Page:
National MPs still in denial

It seems National MPs are still in the first stage of grief…denial.

A shell shocked National caucus will meet on Tuesday for the first time since its ousting from Government by Winston Peters.

The leadership will likely be on the agenda – and while outgoing Prime Minister Bill English has overwhelming backing to stay, he has said little about his future since last Thursday’s bombshell announcement by Peters that he was backing a change of Government.

National insiders spoken to by Stuff say there is no stomach in the caucus to replace English, and they draw parallels with Labour in 2008 when Helen Clark quit immediately following her election defeat, leading to a series of destabilising leadership changes.

“It would be better if Bill could continue on for a period of time to give continuity,” said one MP. “One of the big mistakes Helen Clark made for her party was leaving on election night.”

Another MP said there was “a lot of enthusiasm” for English to stay.

Seriously? This guy couldn’t cut a deal with the politician who cuts the easiest of deals and they are enthusiastic about retaining him?

But after leading National to a commanding lead over Labour on election night, English is said to be gutted by Peters’ decision.

All for the sake of retaining Nick Smith as a minister, and one extra seat at the cabinet table.

Others are said to be considering their retirement, including outgoing speaker David Carter. But English may be swayed by the fact that his finance spokesman, Steven Joyce, seems intent on staying put, despite earlier speculation he may quit.

While Tuesday’s meeting will likely be a debrief and a chance to lick their wounds, National MPs will be fired up at the manner of their ousting, a shock decision which has also polarised voters.

If there is one thing National does badly it is debriefs. After losing Northland it was all jolly hockey sticks from Steve Joyce and the other strategic geniuses. THeior debreif will go something like this. “Didn’t we do well, we were the largest party on election night, more than a million people voted for us, woohoo…don’t worry the voters will realise soon enough.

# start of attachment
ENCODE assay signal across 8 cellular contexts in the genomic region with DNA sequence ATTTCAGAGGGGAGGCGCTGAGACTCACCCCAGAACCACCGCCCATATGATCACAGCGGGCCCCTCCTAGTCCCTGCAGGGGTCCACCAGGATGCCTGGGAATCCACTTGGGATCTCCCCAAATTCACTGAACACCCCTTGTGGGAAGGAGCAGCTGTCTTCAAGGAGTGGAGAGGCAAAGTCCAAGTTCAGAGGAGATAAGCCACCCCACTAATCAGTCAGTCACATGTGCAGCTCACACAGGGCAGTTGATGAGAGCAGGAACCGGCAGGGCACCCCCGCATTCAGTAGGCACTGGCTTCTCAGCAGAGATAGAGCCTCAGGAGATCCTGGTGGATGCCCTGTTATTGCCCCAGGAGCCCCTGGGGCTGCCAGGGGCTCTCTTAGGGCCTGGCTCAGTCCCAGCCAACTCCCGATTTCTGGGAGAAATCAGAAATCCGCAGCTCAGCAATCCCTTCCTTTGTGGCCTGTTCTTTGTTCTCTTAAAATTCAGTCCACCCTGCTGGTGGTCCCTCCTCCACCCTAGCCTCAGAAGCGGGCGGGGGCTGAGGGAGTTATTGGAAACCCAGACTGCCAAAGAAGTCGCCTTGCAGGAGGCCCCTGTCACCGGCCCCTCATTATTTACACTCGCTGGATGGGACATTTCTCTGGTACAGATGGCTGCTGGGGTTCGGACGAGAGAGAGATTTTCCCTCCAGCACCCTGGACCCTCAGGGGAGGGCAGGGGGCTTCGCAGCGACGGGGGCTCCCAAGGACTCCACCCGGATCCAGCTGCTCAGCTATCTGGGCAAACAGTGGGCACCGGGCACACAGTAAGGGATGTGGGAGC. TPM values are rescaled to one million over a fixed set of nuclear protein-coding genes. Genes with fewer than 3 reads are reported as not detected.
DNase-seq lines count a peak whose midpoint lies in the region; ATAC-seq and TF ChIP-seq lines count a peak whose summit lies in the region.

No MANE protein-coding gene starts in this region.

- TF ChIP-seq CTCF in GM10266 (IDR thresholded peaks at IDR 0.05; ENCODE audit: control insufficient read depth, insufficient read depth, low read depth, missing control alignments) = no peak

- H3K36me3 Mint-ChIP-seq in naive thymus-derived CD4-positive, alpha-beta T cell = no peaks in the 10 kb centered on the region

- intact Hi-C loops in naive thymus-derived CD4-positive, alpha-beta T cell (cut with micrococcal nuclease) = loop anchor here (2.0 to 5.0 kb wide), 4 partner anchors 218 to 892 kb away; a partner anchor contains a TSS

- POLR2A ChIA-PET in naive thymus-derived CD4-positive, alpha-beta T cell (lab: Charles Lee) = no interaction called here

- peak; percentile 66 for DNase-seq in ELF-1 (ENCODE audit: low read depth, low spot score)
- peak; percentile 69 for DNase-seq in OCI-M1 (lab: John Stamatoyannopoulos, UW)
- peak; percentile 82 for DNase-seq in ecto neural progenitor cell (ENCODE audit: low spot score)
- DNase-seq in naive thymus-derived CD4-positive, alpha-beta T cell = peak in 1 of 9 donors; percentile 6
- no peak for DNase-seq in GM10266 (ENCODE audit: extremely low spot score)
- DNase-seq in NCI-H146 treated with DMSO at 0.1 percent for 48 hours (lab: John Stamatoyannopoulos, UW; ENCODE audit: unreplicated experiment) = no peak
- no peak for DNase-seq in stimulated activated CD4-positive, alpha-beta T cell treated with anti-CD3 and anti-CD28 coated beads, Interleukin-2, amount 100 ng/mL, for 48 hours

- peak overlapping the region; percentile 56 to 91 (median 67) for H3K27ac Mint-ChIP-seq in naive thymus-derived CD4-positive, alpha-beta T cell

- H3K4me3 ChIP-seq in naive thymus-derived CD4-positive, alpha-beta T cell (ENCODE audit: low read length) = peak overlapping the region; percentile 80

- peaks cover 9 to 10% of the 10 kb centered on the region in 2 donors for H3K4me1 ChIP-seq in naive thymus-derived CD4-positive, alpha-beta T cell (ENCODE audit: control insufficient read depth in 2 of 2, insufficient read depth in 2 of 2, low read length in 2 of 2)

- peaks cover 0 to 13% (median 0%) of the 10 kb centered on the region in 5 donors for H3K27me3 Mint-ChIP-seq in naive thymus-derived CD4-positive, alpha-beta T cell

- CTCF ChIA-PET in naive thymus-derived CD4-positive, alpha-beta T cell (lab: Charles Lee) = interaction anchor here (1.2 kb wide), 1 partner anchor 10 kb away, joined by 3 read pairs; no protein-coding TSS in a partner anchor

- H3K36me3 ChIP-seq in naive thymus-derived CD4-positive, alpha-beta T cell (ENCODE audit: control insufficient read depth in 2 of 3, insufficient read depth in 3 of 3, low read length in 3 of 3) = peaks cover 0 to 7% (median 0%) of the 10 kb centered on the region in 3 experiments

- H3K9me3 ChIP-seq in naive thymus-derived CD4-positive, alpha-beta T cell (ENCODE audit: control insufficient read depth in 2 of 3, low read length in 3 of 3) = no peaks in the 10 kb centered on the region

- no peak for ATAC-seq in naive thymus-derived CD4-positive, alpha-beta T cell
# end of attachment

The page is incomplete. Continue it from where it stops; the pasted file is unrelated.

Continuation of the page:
And not one MP will say “STFU Bill, you lost.” It might be brutal but that is the truth.

It is understood, however, that one of Peters’ demands was a waka jumping bill – to stop disaffected NZ First MPs being picked off by National.

Peters is said to have feared a repeat of the 1996 coalition when a number of NZ First MPs defected after its collapse, keeping the then-National government afloat.

A waka jumping bill would stop MPs defecting to other parties.

Another simple thing to agree to that Bill and his team of dunce negotiators could have agreed to easily.


The sooner National realises they won a battle but lost the war the sooner they can move on. Having the captain who ran their ship aground with full tanks at full speed ahead stay on seems rather futile.

Wake up…you lost…don’t blame the voters, blame the moron who couldn’t negotiate a deal.

It doesn’t have to be immediately, maybe just after Christmas…or at the most in 6 months time, but Bill and Paula and Nick and a few others need to be told to bugger off.




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As much at home writing editorials as being the subject of them, Cam has won awards, including the Canon Media Award for his work on the Len Brown/Bevan Chuang story. When he’s not creating the news, he tends to be in it, with protagonists using the courts, media and social media to deliver financial as well as death threats.

They say that news is something that someone, somewhere, wants kept quiet. Cam Slater doesn’t do quiet and, as a result, he is a polarising, controversial but highly effective journalist who takes no prisoners.

He is fearless in his pursuit of a story.

Love him or loathe him, you can’t ignore him.

To read Cam’s previous articles click on his name in blue.